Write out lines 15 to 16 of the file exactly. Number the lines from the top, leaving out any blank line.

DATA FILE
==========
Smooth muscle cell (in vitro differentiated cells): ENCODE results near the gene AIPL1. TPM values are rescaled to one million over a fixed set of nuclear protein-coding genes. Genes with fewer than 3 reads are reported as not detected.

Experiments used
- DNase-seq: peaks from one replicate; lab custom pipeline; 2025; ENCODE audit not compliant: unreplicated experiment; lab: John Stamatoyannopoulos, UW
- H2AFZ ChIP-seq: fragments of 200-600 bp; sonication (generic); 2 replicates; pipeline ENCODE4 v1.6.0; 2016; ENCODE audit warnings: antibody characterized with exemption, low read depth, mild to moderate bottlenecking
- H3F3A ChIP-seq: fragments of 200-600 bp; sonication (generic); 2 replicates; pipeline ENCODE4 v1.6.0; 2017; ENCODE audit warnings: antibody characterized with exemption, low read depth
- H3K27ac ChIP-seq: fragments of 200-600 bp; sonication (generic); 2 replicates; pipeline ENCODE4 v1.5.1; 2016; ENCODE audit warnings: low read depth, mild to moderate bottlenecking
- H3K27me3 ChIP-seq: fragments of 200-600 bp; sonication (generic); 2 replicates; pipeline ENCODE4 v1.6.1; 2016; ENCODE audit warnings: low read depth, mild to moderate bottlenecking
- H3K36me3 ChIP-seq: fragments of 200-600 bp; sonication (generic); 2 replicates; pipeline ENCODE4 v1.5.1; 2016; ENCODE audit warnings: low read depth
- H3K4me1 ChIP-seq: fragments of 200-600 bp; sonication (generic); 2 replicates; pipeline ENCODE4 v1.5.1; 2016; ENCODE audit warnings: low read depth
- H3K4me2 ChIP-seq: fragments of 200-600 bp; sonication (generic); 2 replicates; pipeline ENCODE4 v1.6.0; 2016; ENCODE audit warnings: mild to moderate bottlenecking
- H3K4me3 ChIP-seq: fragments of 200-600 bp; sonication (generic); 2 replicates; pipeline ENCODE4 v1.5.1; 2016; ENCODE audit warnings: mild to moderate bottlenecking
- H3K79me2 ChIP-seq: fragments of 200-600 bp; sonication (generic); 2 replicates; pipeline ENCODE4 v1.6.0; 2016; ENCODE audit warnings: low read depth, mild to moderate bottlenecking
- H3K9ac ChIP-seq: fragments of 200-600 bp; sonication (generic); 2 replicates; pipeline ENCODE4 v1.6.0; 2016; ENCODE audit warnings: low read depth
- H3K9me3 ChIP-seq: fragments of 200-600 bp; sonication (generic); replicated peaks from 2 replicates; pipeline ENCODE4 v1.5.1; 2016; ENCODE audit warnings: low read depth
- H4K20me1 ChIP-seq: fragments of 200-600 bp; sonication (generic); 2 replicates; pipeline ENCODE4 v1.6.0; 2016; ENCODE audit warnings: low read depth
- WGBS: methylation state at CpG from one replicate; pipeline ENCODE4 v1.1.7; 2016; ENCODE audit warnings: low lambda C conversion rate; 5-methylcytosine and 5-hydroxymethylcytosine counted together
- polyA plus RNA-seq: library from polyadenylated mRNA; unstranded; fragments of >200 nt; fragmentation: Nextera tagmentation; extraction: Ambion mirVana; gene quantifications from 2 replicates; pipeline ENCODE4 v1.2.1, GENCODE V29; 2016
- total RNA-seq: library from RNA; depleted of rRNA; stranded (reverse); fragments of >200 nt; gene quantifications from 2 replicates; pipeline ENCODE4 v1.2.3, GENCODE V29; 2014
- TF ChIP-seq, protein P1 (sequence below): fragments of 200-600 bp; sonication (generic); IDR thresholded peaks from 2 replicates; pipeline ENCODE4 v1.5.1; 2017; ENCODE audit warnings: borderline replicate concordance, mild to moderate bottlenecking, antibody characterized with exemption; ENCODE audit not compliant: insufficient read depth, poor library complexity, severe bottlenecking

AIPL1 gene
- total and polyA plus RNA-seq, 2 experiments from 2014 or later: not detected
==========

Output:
- H4K20me1 ChIP-seq: fragments of 200-600 bp; sonication (generic); 2 replicates; pipeline ENCODE4 v1.6.0; 2016; ENCODE audit warnings: low read depth
- WGBS: methylation state at CpG from one replicate; pipeline ENCODE4 v1.1.7; 2016; ENCODE audit warnings: low lambda C conversion rate; 5-methylcytosine and 5-hydroxymethylcytosine counted together